Hrůša's debut with the Boston Symphony Orchestra
Most conductor debuts are cautious affairs. Circle around the standard repertory, divert attention with a famous soloist, and build a solid relationship for the future. A lot is at stake, after all.
Jakub Hrůša probably didn’t read that memo. Creating a program around his strengths—the richly individualistic music of his Eastern European compatriots—the Czech native Hrůša began what is likely to be a fruitful relationship with the Boston Symphony Orchestra Thursday evening at Symphony Hall. The program included works from Smetana, Janacek, Mussorgsky and Bartok.
He did bring along the famous soloist. Although Frank Peter Zimmermann may not carry the top-of-the-line caché of some violinists, the dude can play. And not just in the supremely confident and wildly virtuosic technical sense, but in the let’s make great music together artistic sense.
An insightful collaborator, Zimmermann played the second Bartok concerto—abetting Hrůša as a leader every step of the way—with assuredness and insight.
A wild amalgam of ideas, strenuous physical demands and exotic sounds, the concerto seems restless. It opens with a long rhapsody, its intervals sounding like pure Bartok. It stays tonal, as does the equally developed second theme, but stretches the limits.
But the middle movement theme-and-variations, its expanse and creativity cut from a different cloth, calms the mood. Six variations feature the soloist with changing partners—muted strings, winds and harp, snare drum—mainly smaller sections of the orchestra, precisely articulated. The finale returns to the chromatic initial themes, but with altered rhythms.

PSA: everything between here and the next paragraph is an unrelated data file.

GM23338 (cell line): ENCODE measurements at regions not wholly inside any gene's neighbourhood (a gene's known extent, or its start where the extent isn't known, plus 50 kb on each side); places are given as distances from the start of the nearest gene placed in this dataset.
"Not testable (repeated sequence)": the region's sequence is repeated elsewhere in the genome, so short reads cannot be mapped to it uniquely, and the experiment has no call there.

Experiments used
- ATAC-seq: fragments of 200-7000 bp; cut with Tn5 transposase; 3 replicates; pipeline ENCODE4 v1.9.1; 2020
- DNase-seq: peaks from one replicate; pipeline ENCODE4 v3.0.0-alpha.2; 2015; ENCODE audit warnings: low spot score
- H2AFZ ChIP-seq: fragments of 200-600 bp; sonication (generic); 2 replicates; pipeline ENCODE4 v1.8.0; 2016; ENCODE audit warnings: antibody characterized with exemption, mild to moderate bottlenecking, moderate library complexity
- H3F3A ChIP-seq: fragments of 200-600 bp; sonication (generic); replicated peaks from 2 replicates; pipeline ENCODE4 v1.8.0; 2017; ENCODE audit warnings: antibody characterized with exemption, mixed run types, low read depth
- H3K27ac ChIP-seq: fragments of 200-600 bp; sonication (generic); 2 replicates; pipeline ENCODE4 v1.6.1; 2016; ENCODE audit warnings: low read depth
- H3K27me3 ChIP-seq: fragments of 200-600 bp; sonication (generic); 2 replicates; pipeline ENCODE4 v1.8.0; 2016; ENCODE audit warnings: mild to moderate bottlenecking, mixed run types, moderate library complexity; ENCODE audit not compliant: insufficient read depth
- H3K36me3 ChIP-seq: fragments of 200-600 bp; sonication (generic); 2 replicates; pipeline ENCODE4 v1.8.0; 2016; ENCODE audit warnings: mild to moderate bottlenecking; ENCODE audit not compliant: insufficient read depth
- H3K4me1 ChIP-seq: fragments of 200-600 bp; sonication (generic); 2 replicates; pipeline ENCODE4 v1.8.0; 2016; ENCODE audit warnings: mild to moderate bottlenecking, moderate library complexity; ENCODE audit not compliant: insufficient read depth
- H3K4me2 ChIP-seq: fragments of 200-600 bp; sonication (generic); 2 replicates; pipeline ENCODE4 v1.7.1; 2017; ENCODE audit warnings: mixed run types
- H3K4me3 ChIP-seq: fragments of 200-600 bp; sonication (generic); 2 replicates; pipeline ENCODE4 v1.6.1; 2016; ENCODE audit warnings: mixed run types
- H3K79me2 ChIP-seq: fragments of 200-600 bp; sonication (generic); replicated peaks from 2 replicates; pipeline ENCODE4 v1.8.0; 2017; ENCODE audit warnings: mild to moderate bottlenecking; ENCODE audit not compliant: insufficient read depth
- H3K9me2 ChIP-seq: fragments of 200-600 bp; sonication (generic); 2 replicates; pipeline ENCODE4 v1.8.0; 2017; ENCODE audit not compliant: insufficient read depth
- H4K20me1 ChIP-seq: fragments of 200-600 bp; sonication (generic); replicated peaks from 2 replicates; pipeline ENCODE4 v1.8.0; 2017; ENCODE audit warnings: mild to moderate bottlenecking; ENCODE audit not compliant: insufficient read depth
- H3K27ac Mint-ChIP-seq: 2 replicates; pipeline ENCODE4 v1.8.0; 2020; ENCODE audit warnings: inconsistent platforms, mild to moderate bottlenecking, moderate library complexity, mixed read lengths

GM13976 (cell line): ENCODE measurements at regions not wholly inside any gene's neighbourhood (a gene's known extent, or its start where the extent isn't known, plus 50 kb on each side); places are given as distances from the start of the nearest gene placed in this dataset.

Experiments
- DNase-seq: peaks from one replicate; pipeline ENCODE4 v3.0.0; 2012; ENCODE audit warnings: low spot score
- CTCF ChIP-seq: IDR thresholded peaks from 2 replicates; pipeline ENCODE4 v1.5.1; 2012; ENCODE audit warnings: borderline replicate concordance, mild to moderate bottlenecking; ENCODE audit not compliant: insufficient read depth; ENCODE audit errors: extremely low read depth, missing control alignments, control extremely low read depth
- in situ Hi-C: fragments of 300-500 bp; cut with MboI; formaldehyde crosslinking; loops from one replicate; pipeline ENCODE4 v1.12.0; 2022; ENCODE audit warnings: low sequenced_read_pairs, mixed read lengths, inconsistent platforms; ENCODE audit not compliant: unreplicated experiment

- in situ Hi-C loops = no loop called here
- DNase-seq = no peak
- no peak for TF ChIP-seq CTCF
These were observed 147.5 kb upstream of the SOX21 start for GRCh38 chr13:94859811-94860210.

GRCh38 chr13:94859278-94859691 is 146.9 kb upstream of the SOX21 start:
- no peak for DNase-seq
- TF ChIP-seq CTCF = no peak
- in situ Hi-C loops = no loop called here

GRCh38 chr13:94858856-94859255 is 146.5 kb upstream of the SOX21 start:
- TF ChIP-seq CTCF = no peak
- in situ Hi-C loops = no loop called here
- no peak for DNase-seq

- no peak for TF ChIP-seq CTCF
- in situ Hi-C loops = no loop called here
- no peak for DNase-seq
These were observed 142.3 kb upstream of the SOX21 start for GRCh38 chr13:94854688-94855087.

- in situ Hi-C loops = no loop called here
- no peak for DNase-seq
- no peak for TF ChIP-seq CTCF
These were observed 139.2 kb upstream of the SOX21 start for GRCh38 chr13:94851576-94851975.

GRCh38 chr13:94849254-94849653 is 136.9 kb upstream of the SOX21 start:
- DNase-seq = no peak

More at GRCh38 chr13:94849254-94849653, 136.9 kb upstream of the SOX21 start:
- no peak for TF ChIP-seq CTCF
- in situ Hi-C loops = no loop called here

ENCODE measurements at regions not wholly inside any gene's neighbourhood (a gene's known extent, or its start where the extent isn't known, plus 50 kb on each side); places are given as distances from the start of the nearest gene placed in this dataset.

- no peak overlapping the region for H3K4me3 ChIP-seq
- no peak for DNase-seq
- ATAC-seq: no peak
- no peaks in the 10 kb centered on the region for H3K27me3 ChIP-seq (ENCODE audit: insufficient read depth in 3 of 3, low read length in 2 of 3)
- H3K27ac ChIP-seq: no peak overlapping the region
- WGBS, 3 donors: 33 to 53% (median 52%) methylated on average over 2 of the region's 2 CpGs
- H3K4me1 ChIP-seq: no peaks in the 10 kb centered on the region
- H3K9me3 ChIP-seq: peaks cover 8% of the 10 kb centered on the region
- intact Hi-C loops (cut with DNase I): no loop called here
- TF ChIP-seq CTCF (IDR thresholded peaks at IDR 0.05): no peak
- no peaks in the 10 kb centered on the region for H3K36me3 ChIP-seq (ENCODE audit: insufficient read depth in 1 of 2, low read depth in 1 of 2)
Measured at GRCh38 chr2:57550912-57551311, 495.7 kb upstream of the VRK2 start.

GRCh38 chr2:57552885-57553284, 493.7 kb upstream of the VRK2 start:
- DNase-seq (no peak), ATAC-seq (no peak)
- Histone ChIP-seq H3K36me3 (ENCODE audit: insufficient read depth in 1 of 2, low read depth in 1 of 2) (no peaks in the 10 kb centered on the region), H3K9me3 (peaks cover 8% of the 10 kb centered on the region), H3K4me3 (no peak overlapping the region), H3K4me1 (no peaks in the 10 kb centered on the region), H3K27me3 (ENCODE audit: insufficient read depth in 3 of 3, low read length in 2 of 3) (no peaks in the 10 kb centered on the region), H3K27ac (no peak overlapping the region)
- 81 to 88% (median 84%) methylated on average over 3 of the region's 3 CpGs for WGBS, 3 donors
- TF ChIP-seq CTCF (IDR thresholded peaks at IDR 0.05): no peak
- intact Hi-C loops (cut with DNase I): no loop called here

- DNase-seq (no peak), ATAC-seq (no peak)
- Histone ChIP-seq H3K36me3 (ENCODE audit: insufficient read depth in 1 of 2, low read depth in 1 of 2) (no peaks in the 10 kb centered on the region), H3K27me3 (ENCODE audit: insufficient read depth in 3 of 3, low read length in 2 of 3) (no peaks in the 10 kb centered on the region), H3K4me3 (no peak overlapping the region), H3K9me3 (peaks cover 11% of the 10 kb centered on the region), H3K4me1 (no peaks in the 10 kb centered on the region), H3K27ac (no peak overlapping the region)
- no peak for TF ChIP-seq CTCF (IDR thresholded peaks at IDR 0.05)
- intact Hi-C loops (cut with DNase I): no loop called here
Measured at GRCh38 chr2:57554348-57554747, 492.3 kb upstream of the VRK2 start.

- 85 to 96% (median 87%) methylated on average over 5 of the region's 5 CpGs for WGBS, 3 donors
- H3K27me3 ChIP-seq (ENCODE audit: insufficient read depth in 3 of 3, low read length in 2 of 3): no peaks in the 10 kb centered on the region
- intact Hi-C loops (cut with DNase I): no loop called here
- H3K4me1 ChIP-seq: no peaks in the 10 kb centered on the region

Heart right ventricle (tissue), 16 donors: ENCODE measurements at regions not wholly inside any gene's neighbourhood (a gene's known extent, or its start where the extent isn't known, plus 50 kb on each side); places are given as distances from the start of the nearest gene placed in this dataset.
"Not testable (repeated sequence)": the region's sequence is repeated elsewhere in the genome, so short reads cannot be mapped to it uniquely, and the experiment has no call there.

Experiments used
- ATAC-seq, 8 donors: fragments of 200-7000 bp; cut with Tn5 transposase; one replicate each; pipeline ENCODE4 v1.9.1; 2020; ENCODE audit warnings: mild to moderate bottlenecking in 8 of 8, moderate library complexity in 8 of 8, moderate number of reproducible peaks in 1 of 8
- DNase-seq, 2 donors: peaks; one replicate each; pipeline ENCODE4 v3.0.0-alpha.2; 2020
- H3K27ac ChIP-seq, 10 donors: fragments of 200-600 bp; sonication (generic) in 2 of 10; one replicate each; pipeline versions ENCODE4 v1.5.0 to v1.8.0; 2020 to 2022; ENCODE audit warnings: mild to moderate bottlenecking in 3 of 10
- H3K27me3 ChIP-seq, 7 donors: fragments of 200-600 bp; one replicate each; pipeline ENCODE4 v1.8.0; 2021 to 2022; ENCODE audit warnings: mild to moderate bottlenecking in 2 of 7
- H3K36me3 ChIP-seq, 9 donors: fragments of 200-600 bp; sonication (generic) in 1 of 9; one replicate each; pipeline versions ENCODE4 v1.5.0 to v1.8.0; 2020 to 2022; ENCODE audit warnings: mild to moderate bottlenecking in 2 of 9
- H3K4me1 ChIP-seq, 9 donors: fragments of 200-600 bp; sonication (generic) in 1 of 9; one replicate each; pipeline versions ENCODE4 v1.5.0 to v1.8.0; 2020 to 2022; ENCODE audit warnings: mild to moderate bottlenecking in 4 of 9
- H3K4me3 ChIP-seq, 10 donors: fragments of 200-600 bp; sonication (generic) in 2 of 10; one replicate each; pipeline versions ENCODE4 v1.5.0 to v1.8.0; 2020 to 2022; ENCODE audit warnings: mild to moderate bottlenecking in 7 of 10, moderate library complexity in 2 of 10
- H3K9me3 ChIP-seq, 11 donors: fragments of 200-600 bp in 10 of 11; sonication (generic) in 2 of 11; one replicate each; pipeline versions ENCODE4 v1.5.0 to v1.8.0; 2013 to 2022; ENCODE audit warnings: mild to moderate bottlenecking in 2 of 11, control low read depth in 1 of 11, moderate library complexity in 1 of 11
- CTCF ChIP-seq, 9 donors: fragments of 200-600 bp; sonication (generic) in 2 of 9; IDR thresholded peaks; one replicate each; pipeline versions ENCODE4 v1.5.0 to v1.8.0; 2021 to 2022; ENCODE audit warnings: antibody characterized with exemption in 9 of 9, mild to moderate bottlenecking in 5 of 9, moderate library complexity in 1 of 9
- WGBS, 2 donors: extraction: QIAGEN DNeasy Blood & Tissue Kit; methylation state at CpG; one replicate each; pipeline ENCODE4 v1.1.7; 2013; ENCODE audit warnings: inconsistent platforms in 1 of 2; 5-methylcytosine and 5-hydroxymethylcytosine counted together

Zimmermann—listening in, exhorting, perpetually engaged with his stagemates—made the concerto a group affair. His encore—an arrangement of Rachmaninov’s G minor prelude—was ripped out like someone celebrating a terrific performance. It was.
It was best not to read the liner notes describing the programmatic nature of “Sarka,” from Smetana’s “Ma Vlast,” or Mussorgsky’s “Night on Bald Mountain,” or Janacek’s “Taras Bulba.” Circling death, brutality or dangerous magic—the works of Gogol furnished the inspirational backdrop for “Bald Mountain” and “Taras Bulba”—well, it was best to let the music speak for itself.
Working without a score—except for the concerto, which Zimmermann also flipped pages for, a testament to the 80-year-old composition’s still thorny modernity—Hrůša worked confidently. Not a single phrase seemed to go by without some kind of shaping. Usually that would mean over-conducting for an experienced ensemble like the BSO. None of it felt that way.
This first-ever BSO performance of “Taras Bulba” makes one wonder if this work—like Hrůša himself—won’t be back for repeat appearances. The ominous description of the deaths not only of the title figure but his two sons as well—each death gets a movement—the music belies the gruesome nature of the story.
Organ swells do create a grim background, but lyric interludes, rhapsodic themes and bright solo passages break the mood. Tamara Smirnova, in the concertmaster’s chair, stood out, as did Robert Sheena (English horn) and William Hudgins (clarinet). Kyle Brightwell (percussion, especially cymbals) had some particularly fine moments here, and in Smetana’s “Sarka” as well.
The Boston Symphony Orchestra, under Jakub Hrůša, performs music of Smetana, Janacek, Mussorgsky and Bartok Friday afternoon and Saturday evening at Symphony Hall. 888-266-1200; bso.org